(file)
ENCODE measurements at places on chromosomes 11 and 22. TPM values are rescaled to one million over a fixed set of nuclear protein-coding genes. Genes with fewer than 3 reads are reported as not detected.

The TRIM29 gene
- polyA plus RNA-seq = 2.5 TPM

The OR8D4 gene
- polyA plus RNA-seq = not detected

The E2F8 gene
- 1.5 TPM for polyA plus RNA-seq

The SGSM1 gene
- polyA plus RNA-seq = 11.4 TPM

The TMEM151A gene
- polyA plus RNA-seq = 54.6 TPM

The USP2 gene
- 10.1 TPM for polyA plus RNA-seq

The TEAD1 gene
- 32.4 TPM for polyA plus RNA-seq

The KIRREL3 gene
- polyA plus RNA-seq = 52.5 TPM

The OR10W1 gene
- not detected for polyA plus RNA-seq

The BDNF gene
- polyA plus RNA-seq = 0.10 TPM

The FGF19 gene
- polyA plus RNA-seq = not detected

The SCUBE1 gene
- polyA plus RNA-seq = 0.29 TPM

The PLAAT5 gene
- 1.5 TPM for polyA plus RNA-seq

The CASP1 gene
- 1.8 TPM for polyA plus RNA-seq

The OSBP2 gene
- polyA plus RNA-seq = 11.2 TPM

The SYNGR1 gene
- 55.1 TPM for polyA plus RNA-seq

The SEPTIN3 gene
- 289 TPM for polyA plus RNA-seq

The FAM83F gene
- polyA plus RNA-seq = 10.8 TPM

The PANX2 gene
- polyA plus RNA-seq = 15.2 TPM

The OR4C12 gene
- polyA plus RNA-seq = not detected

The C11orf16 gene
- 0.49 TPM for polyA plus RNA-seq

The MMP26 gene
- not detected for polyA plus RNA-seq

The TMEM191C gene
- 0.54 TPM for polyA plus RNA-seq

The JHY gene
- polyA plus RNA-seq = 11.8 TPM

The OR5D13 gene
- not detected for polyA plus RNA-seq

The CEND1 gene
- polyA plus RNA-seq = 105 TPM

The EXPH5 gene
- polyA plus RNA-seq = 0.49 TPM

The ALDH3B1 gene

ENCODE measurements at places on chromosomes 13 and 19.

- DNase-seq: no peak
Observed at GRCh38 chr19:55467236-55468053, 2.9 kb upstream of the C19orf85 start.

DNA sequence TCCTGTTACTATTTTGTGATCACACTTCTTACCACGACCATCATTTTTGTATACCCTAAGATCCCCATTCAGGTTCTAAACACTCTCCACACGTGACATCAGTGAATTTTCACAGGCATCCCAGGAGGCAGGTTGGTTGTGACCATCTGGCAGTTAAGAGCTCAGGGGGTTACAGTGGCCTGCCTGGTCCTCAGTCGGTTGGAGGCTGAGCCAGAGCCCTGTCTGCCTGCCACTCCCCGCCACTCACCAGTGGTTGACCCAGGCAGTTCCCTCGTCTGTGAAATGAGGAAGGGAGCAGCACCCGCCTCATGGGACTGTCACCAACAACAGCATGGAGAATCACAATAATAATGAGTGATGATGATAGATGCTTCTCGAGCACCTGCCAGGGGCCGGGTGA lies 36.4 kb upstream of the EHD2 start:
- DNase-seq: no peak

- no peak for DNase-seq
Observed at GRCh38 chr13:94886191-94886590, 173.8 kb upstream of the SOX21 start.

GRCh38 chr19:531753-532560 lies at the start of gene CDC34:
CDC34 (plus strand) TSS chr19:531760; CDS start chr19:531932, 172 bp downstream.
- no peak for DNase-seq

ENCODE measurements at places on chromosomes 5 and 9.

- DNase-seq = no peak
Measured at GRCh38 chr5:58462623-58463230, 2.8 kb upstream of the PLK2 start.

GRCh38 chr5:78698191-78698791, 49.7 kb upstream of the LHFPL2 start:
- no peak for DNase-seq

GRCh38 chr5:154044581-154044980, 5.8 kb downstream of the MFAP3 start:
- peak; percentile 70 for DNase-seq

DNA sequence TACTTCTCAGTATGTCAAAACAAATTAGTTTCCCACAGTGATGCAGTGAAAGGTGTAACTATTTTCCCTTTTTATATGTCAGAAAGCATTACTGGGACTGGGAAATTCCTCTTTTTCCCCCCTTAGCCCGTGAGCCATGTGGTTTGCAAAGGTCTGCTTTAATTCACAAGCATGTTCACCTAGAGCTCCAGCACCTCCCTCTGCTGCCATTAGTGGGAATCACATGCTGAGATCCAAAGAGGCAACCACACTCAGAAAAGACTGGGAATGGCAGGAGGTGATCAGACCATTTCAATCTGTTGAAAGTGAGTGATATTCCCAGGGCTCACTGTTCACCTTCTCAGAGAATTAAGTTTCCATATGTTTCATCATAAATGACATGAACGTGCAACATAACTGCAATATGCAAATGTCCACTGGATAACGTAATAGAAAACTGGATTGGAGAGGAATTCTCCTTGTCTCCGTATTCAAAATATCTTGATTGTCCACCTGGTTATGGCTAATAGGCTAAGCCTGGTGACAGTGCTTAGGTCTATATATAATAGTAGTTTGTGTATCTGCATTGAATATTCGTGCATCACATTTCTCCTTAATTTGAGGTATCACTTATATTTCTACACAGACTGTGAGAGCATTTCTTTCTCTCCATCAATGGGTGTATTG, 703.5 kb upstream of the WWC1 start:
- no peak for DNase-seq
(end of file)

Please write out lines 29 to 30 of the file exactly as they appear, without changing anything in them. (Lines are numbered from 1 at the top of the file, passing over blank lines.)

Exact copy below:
- 1.8 TPM for polyA plus RNA-seq

The OSBP2 gene